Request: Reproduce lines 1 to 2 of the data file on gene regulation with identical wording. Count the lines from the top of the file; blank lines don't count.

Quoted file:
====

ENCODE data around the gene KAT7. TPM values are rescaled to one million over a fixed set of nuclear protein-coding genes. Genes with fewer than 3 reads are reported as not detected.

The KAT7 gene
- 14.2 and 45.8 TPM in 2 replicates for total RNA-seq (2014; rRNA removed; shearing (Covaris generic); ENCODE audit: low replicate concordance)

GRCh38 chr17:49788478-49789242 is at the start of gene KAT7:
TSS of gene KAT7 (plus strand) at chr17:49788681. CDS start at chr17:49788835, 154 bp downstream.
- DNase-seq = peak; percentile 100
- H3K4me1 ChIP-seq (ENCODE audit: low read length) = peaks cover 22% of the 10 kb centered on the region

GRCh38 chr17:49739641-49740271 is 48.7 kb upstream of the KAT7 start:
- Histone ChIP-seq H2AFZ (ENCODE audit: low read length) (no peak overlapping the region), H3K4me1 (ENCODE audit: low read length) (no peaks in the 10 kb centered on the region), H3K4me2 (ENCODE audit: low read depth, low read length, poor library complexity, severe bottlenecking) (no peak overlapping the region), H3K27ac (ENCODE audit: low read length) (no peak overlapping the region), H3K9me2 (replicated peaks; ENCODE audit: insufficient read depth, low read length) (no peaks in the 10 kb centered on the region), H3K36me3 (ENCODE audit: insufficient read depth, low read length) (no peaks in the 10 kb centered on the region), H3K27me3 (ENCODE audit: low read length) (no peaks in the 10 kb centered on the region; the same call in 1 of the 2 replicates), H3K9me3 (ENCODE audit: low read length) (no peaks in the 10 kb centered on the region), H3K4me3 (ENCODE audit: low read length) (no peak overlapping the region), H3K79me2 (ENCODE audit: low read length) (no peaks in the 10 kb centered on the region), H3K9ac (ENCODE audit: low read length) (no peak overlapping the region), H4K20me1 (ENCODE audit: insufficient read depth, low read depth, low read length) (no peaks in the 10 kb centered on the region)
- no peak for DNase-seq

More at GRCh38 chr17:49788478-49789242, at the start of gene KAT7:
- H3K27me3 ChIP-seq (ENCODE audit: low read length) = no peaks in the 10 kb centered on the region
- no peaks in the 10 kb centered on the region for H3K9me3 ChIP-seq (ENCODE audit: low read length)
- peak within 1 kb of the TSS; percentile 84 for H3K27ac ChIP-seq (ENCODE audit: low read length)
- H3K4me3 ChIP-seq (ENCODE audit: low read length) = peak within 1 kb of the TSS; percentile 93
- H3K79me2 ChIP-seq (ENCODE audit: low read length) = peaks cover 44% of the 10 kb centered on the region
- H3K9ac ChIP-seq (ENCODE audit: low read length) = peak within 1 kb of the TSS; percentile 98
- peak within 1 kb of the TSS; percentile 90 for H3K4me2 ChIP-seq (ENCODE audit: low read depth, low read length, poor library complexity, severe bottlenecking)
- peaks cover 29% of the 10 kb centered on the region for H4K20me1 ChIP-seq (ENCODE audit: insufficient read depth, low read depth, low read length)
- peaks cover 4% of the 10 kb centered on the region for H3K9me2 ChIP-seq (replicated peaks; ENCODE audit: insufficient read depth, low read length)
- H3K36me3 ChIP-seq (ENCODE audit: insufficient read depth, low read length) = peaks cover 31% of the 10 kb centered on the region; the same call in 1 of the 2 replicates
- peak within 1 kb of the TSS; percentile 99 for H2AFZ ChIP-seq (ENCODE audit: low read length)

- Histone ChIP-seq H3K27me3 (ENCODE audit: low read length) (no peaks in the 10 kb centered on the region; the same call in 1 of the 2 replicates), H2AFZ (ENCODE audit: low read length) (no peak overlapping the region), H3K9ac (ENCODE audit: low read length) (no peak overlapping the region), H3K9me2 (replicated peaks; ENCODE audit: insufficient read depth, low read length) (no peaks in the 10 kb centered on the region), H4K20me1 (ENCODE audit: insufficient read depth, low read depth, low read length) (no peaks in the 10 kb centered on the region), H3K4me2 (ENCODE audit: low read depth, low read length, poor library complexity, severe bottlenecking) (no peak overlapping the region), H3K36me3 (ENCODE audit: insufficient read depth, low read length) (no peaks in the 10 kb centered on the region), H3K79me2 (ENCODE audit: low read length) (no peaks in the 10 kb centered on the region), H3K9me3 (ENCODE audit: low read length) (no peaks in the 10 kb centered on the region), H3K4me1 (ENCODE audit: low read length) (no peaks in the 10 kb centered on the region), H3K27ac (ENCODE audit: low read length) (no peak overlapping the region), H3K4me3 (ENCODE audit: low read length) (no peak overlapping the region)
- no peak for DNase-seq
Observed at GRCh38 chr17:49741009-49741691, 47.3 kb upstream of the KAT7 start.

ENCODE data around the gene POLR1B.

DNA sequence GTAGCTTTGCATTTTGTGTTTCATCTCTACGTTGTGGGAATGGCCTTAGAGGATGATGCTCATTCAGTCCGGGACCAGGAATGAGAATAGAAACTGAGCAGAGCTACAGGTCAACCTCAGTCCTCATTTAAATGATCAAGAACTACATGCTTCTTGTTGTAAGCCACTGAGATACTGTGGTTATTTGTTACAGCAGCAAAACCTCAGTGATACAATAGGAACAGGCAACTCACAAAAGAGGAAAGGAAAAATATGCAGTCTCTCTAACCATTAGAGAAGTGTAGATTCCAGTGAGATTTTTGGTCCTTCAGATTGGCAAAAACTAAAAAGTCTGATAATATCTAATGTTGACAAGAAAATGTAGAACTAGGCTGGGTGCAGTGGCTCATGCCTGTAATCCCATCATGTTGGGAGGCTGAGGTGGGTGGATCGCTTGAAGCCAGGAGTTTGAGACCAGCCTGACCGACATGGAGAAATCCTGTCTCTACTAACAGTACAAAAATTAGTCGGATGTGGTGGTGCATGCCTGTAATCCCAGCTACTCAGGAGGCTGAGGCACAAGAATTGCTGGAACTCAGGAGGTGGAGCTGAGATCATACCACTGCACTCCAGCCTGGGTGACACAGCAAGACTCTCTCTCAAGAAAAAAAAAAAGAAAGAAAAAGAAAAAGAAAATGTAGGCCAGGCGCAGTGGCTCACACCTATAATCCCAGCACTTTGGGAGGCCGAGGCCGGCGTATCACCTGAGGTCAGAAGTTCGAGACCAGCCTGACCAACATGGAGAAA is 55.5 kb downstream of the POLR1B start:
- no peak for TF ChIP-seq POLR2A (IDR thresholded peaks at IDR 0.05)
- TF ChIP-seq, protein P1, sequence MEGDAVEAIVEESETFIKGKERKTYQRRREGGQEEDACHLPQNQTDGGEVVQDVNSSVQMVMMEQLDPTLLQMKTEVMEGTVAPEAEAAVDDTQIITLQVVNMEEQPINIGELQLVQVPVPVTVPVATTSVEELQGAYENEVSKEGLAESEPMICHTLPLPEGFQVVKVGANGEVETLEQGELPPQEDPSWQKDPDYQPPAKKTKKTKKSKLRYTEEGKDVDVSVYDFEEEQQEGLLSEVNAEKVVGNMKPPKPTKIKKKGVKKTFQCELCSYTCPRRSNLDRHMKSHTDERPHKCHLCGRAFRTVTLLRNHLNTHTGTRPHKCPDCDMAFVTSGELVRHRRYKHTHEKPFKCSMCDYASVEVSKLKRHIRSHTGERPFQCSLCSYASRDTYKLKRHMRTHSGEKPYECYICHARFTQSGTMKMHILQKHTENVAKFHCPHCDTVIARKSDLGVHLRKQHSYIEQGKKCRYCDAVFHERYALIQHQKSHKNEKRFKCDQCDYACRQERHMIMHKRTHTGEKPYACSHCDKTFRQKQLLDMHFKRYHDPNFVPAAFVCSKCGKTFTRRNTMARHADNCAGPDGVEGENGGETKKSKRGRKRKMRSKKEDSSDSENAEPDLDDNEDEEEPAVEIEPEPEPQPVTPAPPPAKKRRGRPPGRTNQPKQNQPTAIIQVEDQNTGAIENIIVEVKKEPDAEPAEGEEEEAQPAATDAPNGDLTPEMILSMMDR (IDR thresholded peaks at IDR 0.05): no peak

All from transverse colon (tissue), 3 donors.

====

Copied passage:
ENCODE data around the gene KAT7. TPM values are rescaled to one million over a fixed set of nuclear protein-coding genes. Genes with fewer than 3 reads are reported as not detected.

The KAT7 gene